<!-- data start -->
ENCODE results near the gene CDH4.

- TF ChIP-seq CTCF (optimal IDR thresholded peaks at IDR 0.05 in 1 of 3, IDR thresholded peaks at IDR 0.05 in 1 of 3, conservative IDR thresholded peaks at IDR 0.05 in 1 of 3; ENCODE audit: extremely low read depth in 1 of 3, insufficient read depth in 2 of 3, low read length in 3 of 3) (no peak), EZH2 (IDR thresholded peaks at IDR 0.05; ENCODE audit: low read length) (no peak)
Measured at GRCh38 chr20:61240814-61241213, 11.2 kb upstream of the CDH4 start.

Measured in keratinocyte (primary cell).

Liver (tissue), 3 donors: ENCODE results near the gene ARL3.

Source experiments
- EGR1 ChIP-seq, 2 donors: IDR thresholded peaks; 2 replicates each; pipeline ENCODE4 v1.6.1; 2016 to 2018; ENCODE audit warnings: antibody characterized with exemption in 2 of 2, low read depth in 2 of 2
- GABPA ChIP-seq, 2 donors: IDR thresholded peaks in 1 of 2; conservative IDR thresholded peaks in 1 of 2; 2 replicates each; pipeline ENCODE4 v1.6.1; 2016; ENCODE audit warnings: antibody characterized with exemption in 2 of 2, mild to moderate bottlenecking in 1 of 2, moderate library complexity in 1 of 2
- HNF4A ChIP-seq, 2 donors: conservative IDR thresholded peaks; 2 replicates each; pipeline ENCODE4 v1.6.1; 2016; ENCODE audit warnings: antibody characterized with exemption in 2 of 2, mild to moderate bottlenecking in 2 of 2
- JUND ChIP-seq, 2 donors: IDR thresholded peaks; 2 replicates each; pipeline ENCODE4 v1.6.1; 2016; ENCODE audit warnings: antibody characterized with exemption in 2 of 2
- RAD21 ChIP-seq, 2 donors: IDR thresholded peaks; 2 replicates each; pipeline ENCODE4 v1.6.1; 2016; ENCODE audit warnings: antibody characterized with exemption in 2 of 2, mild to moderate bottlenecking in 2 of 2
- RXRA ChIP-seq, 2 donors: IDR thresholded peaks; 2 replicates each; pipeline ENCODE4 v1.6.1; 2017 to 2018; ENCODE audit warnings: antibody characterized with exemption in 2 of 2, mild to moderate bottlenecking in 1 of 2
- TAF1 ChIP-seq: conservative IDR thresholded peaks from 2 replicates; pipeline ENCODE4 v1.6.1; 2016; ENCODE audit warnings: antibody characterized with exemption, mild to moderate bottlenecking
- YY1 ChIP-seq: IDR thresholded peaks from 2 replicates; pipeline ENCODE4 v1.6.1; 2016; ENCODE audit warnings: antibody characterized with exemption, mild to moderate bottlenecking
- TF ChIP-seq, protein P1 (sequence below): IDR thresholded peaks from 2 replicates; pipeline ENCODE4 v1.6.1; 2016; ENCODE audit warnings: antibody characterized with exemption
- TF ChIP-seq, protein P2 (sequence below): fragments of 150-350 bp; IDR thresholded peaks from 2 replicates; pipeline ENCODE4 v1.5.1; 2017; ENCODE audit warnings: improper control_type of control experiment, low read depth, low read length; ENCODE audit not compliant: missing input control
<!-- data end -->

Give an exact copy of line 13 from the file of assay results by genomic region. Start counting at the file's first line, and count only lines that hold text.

- TAF1 ChIP-seq: conservative IDR thresholded peaks from 2 replicates; pipeline ENCODE4 v1.6.1; 2016; ENCODE audit warnings: antibody characterized with exemption, mild to moderate bottlenecking